• Use an Online Reporting Tool: Keeping a project’s development aligned with business goals is the basis of project management, and the success or failure of a project can greatly depend on the tools you use. Employ an online tool that displays data in different ways (e.g., Kanban boards, Gantt views, and dashboards), shows the real-time status of multiple projects, provides various permission levels, and allows you to set up recurring reports (such tools can automatically email these recurring reports at a set frequency to designated stakeholders, which allows project managers to shift their focus to other critical project matters). These online tools provide increased visibility into project processes and status.

Improve Project Reporting with Smartsheet for Project Management

From simple task management and project planning to complex resource and portfolio management, Smartsheet helps you improve collaboration and increase work velocity -- empowering you to get more done. 

The Smartsheet platform makes it easy to plan, capture, manage, and report on work from anywhere, helping your team be more effective and get more done. Report on key metrics and get real-time visibility into work as it happens with roll-up reports, dashboards, and automated workflows built to keep your team connected and informed.

When teams have clarity into the work getting done, there’s no telling how much more they can accomplish in the same amount of time. Try Smartsheet for free, today.

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Project Report Format engineering Students

Project report is a written evidence of tasks, processes and activities that are undertaken and accomplished by the students while pursuing their projects and implementing it.

This report is an official document that reflects precise and concrete information about the different aspects of the project ranging from the overview, requirements, practical aspects, theoretical considerations, tasks furnished, outcomes gained, objectives listed, reports attached, abstracts, experiments and results, conclusions and recommendations to the implementation and scope of the project.

Thus, a project report provides complete information about the project to the reader, and therefore, it is a mandatory document that must be submitted to the respective department heads after the successful completion and implementation of the projects.

Read more :  Major Project Report: Front Page, Certificate and Acknowledgement Format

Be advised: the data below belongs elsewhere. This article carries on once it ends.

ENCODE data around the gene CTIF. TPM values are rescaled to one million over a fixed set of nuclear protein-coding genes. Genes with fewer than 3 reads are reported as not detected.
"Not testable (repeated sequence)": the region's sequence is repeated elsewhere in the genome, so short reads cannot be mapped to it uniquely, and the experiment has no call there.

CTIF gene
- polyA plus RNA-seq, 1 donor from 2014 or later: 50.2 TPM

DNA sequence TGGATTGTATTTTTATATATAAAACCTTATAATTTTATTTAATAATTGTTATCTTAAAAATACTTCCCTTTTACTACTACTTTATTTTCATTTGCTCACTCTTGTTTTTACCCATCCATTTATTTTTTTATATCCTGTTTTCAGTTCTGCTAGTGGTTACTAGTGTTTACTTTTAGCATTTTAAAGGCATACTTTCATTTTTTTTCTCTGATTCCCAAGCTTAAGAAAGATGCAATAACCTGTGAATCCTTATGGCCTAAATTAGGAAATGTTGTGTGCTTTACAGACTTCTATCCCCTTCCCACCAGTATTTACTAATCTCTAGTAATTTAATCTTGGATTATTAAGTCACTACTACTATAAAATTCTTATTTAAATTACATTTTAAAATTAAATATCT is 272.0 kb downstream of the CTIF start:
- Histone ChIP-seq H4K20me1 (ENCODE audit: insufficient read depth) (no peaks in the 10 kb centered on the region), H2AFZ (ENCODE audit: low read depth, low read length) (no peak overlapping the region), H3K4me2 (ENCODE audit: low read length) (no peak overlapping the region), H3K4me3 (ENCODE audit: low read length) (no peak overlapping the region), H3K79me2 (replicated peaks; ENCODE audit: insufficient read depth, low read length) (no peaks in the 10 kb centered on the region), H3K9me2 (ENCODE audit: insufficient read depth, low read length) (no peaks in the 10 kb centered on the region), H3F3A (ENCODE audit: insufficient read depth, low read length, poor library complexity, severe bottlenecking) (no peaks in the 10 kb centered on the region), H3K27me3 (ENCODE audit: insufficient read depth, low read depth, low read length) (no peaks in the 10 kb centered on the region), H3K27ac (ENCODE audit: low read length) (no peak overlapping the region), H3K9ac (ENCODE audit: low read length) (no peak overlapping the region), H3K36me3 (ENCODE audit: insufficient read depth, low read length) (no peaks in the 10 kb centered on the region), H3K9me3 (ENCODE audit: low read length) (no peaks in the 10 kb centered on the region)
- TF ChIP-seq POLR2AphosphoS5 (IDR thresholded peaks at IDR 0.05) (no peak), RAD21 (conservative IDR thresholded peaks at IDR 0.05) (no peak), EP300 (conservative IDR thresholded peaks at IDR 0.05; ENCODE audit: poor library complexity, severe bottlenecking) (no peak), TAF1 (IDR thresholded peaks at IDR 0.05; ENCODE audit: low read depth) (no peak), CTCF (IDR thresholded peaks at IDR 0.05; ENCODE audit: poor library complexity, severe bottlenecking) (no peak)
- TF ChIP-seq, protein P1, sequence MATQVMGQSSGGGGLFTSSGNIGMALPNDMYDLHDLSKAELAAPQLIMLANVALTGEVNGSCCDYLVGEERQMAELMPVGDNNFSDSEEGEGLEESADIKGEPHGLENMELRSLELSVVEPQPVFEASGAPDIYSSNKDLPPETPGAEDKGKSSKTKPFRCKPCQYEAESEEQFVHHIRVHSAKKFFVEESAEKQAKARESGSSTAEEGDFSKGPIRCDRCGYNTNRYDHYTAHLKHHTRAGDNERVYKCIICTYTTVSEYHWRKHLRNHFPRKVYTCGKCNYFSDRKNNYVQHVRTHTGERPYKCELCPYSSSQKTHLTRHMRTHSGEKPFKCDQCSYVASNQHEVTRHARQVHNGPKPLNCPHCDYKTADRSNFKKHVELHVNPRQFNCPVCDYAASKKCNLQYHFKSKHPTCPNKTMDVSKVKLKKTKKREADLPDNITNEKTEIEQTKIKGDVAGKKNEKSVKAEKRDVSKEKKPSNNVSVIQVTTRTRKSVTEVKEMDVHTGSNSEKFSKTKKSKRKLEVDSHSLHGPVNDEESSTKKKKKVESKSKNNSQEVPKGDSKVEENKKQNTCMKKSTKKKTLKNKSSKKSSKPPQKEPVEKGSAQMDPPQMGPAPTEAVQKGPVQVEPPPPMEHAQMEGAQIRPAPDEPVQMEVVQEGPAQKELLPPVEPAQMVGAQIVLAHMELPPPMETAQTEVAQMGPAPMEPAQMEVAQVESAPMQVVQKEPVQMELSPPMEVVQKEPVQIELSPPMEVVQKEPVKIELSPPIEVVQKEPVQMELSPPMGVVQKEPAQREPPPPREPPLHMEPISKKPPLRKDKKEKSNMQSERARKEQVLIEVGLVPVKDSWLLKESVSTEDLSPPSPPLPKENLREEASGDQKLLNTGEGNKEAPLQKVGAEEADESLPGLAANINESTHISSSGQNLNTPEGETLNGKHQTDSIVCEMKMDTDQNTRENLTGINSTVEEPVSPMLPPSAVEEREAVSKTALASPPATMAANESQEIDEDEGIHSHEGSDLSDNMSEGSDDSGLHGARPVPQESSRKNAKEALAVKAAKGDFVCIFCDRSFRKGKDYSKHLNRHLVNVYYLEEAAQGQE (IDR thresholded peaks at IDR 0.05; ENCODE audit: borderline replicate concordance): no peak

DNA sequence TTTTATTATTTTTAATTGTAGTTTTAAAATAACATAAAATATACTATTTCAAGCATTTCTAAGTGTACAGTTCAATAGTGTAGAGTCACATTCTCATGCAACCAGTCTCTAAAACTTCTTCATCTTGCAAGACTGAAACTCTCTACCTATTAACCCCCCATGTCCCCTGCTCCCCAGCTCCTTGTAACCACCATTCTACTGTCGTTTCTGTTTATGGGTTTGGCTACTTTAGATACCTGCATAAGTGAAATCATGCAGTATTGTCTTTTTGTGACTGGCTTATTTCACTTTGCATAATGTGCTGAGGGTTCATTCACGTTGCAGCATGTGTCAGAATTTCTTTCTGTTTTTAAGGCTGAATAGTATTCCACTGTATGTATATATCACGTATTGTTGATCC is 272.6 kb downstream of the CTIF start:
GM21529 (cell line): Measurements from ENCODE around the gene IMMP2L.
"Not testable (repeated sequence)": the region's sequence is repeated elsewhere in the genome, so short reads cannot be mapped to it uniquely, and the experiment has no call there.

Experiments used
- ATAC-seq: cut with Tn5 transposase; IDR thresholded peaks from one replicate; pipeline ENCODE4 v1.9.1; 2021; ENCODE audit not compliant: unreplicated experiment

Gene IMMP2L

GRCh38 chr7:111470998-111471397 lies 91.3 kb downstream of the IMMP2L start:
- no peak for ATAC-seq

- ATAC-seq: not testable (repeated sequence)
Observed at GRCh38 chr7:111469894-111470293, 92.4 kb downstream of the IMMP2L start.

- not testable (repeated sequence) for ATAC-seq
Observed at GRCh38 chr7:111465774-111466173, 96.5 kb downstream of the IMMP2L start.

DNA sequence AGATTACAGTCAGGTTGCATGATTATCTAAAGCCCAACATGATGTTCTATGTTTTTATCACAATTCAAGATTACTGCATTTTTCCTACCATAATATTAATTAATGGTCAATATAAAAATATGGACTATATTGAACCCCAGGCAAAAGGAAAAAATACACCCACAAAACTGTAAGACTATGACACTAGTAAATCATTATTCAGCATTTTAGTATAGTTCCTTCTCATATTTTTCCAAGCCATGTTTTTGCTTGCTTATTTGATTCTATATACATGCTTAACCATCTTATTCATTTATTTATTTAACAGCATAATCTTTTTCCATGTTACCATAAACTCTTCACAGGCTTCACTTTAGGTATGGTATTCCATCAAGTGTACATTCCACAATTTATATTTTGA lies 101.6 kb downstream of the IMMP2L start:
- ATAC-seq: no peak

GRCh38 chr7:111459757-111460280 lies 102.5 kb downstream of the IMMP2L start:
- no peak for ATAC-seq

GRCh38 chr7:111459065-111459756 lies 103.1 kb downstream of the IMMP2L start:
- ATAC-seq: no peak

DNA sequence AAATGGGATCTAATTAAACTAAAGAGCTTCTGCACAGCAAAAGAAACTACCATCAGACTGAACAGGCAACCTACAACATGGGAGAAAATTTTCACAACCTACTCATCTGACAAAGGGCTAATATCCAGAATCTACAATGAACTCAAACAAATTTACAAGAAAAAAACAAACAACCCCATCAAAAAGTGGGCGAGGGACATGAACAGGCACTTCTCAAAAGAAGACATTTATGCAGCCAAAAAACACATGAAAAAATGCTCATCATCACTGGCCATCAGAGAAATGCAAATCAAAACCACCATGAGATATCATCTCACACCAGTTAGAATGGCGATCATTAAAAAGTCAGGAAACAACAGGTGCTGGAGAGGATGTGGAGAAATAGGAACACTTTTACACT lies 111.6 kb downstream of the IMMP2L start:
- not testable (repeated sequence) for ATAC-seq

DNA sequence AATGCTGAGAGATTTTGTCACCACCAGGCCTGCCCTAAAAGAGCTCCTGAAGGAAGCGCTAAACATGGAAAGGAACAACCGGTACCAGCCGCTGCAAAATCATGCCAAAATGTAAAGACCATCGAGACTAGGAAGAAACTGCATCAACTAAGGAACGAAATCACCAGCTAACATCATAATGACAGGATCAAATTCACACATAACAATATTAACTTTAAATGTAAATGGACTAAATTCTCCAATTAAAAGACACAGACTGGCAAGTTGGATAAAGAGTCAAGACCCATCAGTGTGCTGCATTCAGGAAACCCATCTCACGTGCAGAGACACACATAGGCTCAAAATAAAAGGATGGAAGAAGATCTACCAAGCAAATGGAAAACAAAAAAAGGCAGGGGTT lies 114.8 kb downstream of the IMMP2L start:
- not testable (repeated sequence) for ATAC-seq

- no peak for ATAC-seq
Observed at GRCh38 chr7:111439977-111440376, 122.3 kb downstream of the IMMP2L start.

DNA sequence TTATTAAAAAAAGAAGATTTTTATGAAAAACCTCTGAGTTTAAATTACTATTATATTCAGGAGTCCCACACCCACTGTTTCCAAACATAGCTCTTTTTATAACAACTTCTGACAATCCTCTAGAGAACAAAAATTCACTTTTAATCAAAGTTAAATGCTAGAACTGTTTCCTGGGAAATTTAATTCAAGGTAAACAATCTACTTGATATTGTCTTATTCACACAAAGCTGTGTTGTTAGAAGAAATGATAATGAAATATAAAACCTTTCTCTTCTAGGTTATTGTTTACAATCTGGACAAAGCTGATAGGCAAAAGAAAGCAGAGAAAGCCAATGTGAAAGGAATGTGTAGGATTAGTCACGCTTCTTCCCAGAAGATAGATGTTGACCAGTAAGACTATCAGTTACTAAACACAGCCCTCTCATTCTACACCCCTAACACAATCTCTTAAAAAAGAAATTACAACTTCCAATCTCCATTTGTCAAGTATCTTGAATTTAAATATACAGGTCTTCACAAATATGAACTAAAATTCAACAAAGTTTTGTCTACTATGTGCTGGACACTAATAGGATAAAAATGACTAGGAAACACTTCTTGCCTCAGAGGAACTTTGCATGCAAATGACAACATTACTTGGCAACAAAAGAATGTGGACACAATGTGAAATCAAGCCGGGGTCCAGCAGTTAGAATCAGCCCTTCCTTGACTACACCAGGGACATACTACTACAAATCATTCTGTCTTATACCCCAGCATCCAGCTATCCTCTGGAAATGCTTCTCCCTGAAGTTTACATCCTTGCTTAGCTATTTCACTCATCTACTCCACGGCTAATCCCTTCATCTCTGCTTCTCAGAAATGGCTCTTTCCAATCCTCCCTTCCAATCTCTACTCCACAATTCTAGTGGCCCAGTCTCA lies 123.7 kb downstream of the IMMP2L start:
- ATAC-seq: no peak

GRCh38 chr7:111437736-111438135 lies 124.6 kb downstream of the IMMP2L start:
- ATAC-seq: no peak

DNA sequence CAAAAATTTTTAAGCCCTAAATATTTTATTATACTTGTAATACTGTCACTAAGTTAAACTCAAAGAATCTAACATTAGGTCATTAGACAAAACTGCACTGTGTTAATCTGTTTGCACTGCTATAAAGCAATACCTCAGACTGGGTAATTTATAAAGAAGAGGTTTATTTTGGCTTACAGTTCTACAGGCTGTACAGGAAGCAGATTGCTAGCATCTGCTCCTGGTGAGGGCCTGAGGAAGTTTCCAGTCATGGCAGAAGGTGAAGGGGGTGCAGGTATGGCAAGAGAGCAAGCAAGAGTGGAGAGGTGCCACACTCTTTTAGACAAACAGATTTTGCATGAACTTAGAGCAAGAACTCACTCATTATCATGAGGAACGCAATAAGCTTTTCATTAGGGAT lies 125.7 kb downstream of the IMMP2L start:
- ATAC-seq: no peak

FORMAT FOR PREPARATION OF PROJECT REPORT (M.tech)

ARRANGEMENT OF CONTENTS : The sequence in which the project report material should be arranged and bound as follows: 1. Cover Page 2. Inner Title Page (Same as cover page) 3. Certificate 4. Acknowledgement 5. Abstract 6. Table of Contents 7. List of Tables 8. List of Figures 9. Abbreviations and Nomenclature( If any) 10. Chapters 11. References 12. Appendices( If any) 13. Publication ( If any)

The tables and figures shall be introduced in the appropriate places.

Typical Format of the Project Report

All the letters of the title page must be capitalized, and the title page should not contain page numbers. The other aspects of the title page like the title should be like a report, and should contain the name of the organization to which the project is intended to be submitted.

Declaration and Approval

The declaration is a statement written by the student who declares that he or she has sincerely completed his or her project. The declaration statement concludes with the signature of the student.

The Approval page is also a confirmation from the head of the department, guide, and external examiner about their acceptance of the project. The approval page is endorsed with the signatures of the heads confirming their approval of the project.

Acknowledgement

The acknowledgement page depicts the gratitude, respect and thankfulness of the student towards the people who helped him in pursuing the project successfully and ensured successful completion and implementation of the project. In this page, the author expresses his gratitude and concern by using praising and thanksgiving words.